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Striking Sibanye-Stillwater workers demonstrate at the Union Buildings in May. The wage dispute is not the only problem the company faces: it is now being sued by Appian Capital Advisory for walking away from a deal to buy mines in Brazil. Picture: ALAISTER RUSSELL
Striking Sibanye-Stillwater workers demonstrate at the Union Buildings in May. The wage dispute is not the only problem the company faces: it is now being sued by Appian Capital Advisory for walking away from a deal to buy mines in Brazil. Picture: ALAISTER RUSSELL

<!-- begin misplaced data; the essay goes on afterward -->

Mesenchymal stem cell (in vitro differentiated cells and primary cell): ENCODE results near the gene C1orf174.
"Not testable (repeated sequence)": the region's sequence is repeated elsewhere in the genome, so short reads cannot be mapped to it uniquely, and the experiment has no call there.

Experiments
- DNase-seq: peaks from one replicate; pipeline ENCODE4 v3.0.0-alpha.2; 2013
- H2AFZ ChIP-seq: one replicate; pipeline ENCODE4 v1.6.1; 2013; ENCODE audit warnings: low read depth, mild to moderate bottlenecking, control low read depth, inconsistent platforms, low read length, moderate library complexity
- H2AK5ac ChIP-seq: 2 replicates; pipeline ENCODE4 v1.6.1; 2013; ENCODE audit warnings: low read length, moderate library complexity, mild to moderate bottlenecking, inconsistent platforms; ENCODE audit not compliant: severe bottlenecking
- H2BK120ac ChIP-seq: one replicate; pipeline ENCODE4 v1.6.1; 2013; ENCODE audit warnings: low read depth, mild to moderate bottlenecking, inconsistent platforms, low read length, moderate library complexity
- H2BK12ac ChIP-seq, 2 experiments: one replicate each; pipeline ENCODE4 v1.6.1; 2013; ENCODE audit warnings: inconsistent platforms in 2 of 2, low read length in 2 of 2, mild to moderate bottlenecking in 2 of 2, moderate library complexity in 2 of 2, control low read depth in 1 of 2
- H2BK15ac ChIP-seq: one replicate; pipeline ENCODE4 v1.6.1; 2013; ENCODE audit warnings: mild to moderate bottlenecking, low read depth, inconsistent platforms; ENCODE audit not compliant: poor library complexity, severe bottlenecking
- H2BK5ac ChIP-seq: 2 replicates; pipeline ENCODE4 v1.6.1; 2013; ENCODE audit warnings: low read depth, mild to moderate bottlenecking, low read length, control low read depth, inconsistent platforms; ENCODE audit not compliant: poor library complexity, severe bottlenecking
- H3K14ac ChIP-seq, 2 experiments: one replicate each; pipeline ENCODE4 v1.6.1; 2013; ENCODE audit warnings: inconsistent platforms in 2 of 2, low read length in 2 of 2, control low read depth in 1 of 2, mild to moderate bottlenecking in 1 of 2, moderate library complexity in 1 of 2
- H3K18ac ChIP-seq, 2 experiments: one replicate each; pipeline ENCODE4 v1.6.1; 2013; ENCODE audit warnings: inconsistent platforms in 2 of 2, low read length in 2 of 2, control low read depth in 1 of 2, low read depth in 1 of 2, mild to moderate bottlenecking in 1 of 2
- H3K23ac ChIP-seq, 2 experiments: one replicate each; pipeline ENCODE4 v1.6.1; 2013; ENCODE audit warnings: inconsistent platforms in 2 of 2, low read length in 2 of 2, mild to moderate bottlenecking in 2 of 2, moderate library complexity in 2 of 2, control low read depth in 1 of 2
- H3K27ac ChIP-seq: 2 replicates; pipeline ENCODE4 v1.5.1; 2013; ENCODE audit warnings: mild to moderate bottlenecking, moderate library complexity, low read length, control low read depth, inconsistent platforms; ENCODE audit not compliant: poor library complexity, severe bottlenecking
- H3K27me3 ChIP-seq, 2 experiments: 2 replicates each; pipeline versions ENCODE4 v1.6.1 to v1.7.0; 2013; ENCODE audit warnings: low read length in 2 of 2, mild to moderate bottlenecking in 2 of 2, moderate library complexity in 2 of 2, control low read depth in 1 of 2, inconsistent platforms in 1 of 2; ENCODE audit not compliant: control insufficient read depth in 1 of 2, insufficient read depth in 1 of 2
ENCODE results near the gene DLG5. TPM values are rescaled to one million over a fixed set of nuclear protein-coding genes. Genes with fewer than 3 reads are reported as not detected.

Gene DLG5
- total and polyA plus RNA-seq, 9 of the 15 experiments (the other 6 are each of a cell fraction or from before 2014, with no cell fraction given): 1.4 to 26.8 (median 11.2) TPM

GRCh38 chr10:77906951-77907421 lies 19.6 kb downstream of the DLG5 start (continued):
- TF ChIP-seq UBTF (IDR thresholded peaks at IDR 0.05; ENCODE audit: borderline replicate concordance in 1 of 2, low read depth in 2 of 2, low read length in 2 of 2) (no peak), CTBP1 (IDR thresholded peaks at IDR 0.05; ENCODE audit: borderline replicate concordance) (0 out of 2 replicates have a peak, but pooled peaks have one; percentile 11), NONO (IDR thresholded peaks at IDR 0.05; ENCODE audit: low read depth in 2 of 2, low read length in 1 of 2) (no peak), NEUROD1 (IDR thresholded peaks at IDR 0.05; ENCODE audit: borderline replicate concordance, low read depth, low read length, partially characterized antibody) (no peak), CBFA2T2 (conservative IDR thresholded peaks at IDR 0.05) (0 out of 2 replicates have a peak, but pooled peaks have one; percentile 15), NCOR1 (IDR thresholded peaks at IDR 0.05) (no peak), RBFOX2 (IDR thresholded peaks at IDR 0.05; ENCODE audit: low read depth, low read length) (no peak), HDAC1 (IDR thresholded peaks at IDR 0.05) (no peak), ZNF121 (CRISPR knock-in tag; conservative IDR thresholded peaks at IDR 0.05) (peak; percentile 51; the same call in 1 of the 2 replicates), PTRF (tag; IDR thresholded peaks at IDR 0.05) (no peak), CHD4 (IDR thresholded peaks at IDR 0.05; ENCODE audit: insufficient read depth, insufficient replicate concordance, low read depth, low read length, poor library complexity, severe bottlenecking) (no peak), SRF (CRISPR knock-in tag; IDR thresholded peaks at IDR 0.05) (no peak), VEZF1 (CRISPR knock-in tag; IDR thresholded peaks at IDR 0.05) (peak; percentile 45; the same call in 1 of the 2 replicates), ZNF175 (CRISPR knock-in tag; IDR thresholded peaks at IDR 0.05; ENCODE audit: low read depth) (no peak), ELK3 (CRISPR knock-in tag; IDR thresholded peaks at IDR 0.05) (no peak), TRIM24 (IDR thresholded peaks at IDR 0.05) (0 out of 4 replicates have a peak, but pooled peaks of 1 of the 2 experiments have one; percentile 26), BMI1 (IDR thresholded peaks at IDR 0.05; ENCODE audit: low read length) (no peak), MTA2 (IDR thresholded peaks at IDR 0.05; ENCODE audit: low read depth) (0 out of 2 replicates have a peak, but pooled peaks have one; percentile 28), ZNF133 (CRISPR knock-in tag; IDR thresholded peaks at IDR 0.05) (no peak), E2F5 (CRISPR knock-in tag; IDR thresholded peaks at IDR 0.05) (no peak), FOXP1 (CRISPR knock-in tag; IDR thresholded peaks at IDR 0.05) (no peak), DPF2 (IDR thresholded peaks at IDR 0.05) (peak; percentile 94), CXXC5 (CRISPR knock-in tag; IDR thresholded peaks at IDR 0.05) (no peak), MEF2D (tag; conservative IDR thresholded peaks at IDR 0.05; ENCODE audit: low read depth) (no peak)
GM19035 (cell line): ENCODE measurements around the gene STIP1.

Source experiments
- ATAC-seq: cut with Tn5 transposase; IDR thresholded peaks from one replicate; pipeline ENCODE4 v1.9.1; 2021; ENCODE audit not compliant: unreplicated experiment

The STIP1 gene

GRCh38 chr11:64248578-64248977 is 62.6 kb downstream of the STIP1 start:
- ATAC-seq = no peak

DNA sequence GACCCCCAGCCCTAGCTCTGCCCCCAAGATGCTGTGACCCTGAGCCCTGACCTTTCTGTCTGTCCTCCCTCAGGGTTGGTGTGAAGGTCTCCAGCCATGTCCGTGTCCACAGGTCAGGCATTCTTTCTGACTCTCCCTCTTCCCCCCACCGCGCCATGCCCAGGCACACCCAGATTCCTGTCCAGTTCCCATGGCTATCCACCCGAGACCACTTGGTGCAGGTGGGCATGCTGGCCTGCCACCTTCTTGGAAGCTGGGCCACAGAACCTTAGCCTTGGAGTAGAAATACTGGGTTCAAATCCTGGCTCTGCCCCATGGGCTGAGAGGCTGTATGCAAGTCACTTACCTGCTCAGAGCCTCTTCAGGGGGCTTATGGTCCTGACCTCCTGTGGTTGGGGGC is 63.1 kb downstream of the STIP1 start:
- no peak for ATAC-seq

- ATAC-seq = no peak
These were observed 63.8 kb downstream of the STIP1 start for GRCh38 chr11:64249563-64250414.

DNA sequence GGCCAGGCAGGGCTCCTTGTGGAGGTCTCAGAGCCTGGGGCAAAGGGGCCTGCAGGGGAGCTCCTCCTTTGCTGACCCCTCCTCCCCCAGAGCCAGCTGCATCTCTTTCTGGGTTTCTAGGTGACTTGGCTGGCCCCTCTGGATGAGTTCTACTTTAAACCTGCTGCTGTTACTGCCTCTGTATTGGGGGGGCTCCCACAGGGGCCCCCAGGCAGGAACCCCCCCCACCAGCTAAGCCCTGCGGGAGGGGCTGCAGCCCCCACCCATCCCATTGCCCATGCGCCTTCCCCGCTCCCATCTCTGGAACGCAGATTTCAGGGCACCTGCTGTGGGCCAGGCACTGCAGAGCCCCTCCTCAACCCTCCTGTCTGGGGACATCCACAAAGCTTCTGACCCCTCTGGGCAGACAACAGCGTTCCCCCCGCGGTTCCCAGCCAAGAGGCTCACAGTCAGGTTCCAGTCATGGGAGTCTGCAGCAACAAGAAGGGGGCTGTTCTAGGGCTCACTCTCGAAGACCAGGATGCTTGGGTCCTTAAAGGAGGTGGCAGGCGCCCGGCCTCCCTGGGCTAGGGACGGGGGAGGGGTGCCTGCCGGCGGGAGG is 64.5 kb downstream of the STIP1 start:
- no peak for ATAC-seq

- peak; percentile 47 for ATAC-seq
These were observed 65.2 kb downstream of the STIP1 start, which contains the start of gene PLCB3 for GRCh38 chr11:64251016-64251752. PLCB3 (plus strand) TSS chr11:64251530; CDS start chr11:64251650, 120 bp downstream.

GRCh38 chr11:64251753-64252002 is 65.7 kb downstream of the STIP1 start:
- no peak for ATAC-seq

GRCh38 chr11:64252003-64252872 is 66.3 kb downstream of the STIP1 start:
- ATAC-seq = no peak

Sibanye-Stillwater is set to restart operations at its gold mines in Gauteng and the Free State after signing a three-year wage deal with unions. The move puts an end to a three-month strike where employees forfeited more than R1.2bn in wages. Business Day TV discussed the deal in greater detail with Sibanye-Stillwater’s executive vice-president of investor relations and corporate affairs, James Wellsted, and National Union of Mineworkers spokesperson Livhuwani Mammburu.

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